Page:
COM1

4.00

.805

.460

.693

-.600

.366

-.600

COM2

3.83

.841

.549

.641

-.433

-.001

-.433

COM3

3.91

.834

.523

.657

-.413

-.185

-.413

COM4

3.78

.867

.520

.659

-.341

-.175

-.341

Mean (M), standard deviation (SD), item-total correlation (rjx), Cronbach’s alpha if it eliminates the element (α-x), asymmetry (A), kurtosis (K), composite reliability (CR) and average variance extracted (AVE).

Table 2. Analysis of the 30 items of the Teamwork Competency Scale

In general terms, all items appeared to contribute adequately to the construction of the scale. All dimensions had acceptable coefficients except that Performance Monitoring had a coefficient of less than .70. To verify the normal distribution of item scores, the values for asymmetry and kurtosis were calculated. As shown in Table 2, those values are within the range +2 – -2, and it can therefore be assumed that the distribution is approximately normal. In addition to analysis of multivariate normality, Mardia’s test (Mardia, 1970) was carried out. In both cases, Skewness (76.13) and Kurtosis (1124.97) results (>5) suggested non-multivariate normality.

4.2. Validity

After analysing the items, the internal validity of the instrument was verified using exploratory factor analysis (EFA) and confirmatory factor analysis (CFA). The sample was divided into two parts of the same composition in terms of age, sex distribution and entrance examination score, with Sample A (male 53.7%; age 19.7 SD = 1.6; university entrance examination = 592) subject to EFA; CFA was then performed using Sample B (male 48.9%; age 19.5 SD = 1.5; university entrance examination = 593).

4.2.1. Exploratory Factorial Analysis

EFA was carried out using the procedure recommended by Lloret-Segura, Ferreres-Traver, Hernandez‑Baeza and Tomas-Marco (2014) using the method of unweighted least-squares, parallel analysis and direct Oblimin rotation. First, the suitability of the data for factor analysis was assessed by calculating the Kaiser-Meyer-Olkin (KMO) sampling adequacy statistic, which was 0.91 (BC Bootstrap 95% confidence interval for KMO = 0.910-0.922), and by Bartlett’s sphericity test, which was statistically significant p < 0.001. Both tests confirmed that the analysis was adequate. EFA was carried out with FACTOR (Lorenzo-Seva & Ferrando, 2006) with the 30 items. Parallel analysis suggested that all items could be attributed to a single factor, but because the theory required them to be attributed to nine dimensions, the items were in the event grouped into these nine dimensions. That solution has adequate fit, with RMSR of 0.0251 (<0.05) (Harman, 1980) and GFI of 0.996 (>0.95) (Tanaka & Huba, 1989). The variance explained by these nine dimensions was 73.39%.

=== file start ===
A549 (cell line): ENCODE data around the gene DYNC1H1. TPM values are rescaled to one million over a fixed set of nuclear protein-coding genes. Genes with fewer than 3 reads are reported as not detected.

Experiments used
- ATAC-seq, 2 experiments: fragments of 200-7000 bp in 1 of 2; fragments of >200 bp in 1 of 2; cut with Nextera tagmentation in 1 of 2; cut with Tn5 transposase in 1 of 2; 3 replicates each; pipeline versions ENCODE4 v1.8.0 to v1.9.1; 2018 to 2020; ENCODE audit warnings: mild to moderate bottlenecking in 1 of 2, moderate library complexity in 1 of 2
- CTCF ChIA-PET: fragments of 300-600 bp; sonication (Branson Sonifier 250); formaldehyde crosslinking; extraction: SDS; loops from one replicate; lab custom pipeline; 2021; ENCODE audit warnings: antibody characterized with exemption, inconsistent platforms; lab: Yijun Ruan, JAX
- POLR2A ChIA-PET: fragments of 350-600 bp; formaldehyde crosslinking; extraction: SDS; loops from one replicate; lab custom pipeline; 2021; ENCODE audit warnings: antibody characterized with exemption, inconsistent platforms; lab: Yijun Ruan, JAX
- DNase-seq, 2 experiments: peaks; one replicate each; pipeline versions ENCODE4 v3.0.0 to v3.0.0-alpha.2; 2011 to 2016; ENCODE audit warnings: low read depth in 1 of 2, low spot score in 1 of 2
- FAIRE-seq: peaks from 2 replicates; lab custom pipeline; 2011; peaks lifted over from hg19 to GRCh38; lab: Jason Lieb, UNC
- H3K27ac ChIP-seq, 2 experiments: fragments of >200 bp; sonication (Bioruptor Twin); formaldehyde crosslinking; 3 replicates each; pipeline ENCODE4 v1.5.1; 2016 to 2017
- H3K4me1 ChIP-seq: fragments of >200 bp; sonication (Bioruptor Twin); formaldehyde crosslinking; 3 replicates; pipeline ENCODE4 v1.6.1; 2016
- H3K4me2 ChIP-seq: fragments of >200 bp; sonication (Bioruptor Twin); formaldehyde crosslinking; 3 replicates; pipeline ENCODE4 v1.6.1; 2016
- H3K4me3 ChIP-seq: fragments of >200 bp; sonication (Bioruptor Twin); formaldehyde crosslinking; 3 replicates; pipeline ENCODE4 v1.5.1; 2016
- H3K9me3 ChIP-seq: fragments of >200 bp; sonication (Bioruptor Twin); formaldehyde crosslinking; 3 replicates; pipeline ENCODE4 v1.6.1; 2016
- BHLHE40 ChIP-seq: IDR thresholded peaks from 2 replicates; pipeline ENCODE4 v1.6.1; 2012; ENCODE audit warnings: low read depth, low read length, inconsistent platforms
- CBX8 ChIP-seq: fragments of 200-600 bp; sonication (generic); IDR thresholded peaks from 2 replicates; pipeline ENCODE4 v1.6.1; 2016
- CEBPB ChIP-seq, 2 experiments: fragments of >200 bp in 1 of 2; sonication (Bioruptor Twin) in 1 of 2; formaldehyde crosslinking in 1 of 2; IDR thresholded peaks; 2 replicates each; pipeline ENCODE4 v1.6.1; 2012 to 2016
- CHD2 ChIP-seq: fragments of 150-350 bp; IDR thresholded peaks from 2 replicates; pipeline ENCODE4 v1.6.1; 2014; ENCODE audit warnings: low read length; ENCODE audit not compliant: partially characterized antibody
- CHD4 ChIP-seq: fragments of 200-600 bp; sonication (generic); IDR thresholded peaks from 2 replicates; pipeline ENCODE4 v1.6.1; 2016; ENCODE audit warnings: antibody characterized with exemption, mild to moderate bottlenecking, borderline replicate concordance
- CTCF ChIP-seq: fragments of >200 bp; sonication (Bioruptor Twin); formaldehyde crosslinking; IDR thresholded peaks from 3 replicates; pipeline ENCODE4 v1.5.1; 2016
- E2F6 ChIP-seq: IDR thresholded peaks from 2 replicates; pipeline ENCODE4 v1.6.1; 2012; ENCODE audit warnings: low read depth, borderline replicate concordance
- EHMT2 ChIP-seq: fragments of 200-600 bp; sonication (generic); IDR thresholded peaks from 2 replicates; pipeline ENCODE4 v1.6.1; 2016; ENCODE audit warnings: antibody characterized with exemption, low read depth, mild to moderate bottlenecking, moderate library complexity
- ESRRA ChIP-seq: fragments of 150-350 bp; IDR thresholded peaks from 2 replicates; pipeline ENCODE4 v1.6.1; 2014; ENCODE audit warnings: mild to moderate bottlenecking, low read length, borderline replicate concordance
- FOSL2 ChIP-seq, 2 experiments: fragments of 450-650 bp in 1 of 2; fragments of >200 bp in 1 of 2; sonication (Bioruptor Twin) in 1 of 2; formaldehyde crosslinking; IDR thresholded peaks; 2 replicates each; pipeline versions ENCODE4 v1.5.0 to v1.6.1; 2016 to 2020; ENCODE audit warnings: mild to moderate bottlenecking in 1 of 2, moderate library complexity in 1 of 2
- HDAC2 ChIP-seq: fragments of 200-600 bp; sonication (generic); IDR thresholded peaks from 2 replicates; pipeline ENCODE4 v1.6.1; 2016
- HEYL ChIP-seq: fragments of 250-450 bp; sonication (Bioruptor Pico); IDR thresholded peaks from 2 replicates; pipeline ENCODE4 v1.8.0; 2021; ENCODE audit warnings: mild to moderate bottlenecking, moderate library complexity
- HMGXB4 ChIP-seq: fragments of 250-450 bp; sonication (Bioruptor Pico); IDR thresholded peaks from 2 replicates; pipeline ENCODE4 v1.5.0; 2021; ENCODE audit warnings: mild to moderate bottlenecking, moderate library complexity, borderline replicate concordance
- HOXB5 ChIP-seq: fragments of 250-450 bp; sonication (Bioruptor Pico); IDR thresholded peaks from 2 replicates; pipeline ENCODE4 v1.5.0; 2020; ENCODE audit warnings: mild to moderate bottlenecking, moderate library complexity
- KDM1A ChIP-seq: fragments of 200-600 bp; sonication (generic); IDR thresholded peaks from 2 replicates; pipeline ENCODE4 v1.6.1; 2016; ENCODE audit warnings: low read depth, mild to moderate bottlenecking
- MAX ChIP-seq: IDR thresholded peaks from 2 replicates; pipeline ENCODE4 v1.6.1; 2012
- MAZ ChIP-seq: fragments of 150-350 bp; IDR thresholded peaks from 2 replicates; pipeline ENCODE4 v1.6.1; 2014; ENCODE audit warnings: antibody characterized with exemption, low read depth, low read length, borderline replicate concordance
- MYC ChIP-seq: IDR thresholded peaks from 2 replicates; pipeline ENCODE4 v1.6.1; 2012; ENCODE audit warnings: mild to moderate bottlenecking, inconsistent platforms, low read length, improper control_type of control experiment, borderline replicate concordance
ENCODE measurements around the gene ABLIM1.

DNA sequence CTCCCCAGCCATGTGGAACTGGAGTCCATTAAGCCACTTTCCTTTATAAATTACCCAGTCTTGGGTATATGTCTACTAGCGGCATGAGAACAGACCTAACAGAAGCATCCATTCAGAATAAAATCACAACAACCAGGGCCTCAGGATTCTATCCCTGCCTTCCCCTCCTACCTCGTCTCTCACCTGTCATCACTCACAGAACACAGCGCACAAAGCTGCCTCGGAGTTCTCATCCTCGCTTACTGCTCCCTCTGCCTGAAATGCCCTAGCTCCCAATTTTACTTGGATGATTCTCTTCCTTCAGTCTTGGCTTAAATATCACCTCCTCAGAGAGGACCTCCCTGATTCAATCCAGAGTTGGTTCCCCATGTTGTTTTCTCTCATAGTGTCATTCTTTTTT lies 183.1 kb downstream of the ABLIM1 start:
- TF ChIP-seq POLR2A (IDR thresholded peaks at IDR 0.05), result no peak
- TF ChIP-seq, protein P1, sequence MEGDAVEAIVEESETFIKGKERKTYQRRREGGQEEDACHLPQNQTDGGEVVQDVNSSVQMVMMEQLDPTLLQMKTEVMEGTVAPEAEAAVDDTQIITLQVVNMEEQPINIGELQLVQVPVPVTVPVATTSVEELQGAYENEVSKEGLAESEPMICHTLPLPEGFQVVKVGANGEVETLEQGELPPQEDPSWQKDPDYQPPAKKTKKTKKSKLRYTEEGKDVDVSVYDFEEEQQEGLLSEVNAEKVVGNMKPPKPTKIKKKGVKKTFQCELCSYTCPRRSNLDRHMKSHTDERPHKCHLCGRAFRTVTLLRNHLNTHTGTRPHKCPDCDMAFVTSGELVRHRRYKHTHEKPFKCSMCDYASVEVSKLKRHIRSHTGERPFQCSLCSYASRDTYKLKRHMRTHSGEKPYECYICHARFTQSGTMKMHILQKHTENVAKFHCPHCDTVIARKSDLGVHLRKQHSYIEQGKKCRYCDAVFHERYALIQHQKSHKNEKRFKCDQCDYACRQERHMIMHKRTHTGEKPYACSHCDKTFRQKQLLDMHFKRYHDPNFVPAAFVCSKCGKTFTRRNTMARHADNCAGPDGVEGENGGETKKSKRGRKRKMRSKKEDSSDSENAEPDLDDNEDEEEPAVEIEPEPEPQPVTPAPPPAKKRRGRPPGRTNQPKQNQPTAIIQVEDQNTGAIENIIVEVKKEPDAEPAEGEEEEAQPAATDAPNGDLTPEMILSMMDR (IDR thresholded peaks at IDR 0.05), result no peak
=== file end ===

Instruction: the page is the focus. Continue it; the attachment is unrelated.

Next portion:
4.2.2. Confirmatory Factorial Analysis

We then evaluated the organisation of the items in the tetra-factorial structure based on these results using CFA, calculating the configuration coefficients for each factor with Oblimin oblique rotation. All items had at least one factor loading over 0.4 in their respective dimensions (Hair et al. 2019). Below are the results of CFA using PLS. All the reliability and validity indexes listed in Table 2 and 3 are above the recommended values for the items’ average extracted variance (AVE > 0.5), composite reliability (> 0.79), and factor loading and are significant.

Table 4 compares the square root of the AVE (diagonally through the table) with the correlations of the latent variables (parameters below the diagonal) for each of the variables. All the reflective constructs are more closely related to their own measurements than to other constructs. For HTMT, all the indicators are below the recommended value as set by Henseler et al. (2015) at 0.9.

Dimension

M

SD

AVE

α

CR

Factor loading

Collective efficacy

3.75

.81

.61

.77

.81

.81 - .87 ***

Learning orientation

3.24

.79

.67

.78

.87

.57 - .79 ***

Planning and coordination

3.59

.81

.72

.81

.88

.73 - .84 ***